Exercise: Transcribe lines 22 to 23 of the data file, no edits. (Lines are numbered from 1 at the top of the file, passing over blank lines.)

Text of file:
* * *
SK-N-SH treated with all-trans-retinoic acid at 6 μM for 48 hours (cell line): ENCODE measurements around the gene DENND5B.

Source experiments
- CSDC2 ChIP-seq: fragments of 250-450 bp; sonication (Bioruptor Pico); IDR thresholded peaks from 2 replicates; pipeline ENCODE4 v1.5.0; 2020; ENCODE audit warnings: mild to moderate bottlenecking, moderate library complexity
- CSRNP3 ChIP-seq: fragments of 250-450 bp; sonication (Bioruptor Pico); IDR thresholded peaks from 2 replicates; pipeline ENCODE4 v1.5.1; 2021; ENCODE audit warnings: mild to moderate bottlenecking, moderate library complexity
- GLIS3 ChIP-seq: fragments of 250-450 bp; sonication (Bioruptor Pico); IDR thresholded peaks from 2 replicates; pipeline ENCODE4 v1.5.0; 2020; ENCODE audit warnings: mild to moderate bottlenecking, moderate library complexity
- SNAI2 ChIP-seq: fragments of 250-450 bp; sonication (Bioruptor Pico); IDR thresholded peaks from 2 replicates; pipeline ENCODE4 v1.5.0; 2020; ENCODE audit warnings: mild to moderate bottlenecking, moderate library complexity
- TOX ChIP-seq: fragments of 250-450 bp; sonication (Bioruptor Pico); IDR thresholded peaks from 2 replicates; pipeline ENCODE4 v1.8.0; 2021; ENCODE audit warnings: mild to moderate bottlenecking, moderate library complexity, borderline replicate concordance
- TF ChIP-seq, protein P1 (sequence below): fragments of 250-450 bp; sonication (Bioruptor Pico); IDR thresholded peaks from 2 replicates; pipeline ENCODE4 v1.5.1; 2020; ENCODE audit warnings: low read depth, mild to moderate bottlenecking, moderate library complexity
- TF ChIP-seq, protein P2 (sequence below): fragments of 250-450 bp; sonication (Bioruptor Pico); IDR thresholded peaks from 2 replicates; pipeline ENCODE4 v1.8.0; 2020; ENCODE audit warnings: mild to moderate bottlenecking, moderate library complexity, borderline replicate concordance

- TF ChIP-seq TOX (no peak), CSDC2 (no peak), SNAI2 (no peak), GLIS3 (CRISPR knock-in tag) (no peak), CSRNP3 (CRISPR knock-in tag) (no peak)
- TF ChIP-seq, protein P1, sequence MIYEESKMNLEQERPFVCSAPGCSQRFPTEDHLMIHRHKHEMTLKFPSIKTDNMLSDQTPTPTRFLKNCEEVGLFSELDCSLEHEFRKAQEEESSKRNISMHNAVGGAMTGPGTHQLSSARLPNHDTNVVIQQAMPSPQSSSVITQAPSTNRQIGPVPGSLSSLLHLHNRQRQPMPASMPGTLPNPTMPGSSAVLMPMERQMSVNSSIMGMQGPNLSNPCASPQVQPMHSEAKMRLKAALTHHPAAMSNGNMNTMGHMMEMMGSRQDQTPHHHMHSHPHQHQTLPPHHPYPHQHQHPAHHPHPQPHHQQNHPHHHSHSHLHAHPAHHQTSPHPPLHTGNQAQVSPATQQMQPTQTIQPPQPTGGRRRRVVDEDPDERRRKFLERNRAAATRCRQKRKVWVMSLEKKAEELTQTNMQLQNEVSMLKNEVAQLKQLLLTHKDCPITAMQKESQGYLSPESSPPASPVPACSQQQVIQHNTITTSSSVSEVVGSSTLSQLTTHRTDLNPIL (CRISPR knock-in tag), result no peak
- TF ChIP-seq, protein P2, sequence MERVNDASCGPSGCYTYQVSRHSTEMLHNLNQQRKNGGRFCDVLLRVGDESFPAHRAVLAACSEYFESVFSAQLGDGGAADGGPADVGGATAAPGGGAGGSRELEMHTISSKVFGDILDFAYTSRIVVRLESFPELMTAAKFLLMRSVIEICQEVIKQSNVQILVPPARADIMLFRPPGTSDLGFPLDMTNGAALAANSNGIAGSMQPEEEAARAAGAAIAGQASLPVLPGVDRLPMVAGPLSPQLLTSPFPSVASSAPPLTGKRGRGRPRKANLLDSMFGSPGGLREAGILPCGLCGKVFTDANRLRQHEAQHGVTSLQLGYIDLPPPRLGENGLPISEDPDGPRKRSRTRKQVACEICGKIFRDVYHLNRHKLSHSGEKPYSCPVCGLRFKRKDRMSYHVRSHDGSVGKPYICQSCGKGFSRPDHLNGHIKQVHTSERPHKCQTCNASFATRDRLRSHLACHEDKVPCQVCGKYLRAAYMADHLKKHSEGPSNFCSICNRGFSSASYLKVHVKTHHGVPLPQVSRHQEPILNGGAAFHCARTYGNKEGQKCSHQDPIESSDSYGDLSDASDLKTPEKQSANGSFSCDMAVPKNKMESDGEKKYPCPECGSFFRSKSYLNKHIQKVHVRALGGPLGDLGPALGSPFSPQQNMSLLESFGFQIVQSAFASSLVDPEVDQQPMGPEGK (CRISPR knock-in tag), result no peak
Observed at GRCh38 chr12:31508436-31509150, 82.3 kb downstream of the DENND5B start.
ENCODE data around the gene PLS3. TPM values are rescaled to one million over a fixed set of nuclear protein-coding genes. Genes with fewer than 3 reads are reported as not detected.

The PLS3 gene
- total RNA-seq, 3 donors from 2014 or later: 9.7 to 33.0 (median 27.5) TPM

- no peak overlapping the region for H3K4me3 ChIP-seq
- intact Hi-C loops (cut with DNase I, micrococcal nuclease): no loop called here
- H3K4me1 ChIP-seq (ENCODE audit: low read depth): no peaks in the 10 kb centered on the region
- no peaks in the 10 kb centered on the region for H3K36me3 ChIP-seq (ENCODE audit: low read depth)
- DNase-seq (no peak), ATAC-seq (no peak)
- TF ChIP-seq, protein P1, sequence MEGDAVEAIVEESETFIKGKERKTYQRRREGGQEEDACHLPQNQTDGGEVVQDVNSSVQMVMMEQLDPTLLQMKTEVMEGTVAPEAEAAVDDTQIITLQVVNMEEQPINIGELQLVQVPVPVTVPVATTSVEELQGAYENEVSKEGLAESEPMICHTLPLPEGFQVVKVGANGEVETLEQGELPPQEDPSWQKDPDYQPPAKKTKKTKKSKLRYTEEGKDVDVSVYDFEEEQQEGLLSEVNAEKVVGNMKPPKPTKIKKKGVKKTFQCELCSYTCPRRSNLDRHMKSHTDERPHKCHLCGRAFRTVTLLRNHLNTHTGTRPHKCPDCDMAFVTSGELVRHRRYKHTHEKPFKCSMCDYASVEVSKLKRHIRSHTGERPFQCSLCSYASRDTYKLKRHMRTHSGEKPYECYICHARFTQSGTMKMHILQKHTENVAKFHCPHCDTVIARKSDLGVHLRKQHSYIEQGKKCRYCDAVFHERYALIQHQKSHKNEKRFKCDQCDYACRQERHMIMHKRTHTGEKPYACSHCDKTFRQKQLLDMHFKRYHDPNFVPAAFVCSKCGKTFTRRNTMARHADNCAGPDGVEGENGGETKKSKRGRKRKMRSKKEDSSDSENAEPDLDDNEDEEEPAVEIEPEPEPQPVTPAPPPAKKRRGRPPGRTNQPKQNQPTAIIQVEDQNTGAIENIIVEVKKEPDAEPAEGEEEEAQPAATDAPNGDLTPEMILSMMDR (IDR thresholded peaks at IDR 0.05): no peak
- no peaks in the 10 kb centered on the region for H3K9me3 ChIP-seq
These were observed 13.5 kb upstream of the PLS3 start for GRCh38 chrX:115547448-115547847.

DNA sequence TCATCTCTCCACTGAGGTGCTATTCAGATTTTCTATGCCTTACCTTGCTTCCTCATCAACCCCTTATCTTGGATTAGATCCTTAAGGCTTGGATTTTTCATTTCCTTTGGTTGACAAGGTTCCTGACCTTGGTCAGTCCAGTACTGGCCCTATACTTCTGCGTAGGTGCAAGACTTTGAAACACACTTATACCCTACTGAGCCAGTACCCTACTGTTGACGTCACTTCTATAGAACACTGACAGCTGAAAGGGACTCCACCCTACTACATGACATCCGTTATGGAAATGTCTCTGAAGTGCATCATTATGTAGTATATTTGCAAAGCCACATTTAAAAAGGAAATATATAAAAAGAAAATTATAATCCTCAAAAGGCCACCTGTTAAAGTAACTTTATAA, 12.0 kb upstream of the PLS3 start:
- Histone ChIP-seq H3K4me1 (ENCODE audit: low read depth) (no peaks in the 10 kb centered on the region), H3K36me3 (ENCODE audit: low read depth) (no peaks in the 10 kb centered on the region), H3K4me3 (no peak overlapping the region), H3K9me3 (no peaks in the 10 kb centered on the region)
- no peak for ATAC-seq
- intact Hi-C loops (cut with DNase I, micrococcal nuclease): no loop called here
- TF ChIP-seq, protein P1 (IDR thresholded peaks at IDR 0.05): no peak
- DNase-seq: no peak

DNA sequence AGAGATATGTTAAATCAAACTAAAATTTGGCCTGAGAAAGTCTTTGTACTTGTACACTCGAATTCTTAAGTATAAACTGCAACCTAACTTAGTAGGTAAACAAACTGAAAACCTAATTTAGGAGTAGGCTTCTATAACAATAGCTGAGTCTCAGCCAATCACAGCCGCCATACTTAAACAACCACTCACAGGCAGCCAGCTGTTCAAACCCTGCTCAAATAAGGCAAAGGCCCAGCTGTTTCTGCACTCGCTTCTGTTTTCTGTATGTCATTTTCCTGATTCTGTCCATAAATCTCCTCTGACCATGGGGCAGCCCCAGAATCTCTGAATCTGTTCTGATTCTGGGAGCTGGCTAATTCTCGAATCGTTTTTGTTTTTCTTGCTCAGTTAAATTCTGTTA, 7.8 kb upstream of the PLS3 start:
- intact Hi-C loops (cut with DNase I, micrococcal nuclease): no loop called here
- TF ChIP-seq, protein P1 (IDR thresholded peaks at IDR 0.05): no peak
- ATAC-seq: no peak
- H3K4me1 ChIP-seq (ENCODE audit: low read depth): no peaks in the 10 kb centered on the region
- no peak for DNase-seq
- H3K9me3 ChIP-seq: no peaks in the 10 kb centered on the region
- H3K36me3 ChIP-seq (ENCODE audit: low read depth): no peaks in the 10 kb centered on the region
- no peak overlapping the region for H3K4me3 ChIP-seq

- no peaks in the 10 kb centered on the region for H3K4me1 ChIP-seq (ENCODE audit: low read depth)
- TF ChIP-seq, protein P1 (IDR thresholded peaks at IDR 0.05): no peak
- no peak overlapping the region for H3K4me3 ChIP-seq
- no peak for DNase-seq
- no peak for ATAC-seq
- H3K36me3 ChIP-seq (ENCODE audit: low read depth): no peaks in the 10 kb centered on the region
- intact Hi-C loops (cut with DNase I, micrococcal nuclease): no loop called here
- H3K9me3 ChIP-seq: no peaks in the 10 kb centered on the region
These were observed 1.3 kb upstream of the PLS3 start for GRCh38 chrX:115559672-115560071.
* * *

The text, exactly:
- TF ChIP-seq, protein P1, sequence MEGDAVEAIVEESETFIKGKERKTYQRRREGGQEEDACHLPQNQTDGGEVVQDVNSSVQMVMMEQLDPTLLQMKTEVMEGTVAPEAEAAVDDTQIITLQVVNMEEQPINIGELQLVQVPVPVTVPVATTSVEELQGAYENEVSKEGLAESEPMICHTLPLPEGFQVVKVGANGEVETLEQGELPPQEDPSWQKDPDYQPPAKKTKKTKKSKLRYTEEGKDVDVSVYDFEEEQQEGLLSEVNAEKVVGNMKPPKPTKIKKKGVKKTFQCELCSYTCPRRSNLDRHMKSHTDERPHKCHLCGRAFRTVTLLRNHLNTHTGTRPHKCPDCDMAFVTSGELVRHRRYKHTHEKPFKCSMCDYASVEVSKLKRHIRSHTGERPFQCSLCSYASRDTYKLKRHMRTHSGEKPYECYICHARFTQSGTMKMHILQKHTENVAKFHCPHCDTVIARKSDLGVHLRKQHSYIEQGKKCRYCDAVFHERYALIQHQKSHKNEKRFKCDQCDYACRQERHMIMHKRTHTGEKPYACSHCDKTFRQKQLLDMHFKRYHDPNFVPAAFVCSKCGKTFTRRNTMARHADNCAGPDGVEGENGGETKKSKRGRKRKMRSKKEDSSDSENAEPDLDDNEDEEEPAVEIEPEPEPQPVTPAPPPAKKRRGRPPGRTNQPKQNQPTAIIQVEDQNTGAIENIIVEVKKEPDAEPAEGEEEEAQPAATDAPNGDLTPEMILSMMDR (IDR thresholded peaks at IDR 0.05): no peak
- no peaks in the 10 kb centered on the region for H3K9me3 ChIP-seq